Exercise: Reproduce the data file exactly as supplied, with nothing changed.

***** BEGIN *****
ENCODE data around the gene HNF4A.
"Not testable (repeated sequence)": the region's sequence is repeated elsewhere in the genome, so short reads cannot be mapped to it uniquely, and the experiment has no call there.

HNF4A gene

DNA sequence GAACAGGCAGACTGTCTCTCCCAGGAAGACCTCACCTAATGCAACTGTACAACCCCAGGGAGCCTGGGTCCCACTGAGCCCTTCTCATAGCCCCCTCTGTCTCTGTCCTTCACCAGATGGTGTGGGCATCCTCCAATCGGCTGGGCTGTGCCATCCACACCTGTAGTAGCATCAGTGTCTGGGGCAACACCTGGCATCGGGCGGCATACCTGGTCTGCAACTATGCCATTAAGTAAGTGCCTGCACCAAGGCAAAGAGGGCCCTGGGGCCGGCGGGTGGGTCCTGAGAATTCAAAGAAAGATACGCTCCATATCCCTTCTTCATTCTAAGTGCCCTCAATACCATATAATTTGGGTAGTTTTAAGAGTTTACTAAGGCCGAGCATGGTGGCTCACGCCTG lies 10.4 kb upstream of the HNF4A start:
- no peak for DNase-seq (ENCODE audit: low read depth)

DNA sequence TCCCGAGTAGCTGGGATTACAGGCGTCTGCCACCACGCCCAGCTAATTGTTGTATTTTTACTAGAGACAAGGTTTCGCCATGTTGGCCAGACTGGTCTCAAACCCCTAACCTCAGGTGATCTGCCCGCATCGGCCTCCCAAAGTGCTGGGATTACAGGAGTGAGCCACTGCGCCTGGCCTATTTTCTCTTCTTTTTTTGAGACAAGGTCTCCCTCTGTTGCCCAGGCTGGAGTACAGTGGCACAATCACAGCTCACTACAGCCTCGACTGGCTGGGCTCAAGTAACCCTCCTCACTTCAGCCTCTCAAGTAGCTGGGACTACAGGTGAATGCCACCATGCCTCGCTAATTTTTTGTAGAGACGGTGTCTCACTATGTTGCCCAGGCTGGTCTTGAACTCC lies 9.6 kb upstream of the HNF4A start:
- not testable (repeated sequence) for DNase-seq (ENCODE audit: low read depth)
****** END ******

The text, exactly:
ENCODE data around the gene HNF4A.
"Not testable (repeated sequence)": the region's sequence is repeated elsewhere in the genome, so short reads cannot be mapped to it uniquely, and the experiment has no call there.

HNF4A gene

DNA sequence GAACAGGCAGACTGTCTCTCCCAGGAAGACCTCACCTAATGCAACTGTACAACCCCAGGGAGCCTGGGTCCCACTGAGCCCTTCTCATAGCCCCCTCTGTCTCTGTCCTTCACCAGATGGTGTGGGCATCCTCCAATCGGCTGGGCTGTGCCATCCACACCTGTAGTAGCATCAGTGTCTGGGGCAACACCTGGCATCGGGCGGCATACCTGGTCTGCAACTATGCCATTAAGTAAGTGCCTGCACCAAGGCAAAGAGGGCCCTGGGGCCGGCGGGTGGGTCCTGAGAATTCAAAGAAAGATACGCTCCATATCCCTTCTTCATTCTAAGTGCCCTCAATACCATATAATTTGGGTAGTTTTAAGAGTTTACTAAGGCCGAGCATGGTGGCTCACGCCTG lies 10.4 kb upstream of the HNF4A start:
- no peak for DNase-seq (ENCODE audit: low read depth)

DNA sequence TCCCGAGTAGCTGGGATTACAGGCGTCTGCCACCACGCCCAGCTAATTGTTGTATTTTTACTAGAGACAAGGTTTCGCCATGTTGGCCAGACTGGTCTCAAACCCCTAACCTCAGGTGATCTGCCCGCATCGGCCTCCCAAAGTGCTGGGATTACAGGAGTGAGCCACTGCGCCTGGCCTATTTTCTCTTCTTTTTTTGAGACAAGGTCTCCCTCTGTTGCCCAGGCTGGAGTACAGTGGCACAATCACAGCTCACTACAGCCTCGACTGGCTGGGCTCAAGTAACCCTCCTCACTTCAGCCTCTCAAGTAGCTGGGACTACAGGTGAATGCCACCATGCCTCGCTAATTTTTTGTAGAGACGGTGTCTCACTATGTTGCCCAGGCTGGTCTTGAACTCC lies 9.6 kb upstream of the HNF4A start:
- not testable (repeated sequence) for DNase-seq (ENCODE audit: low read depth)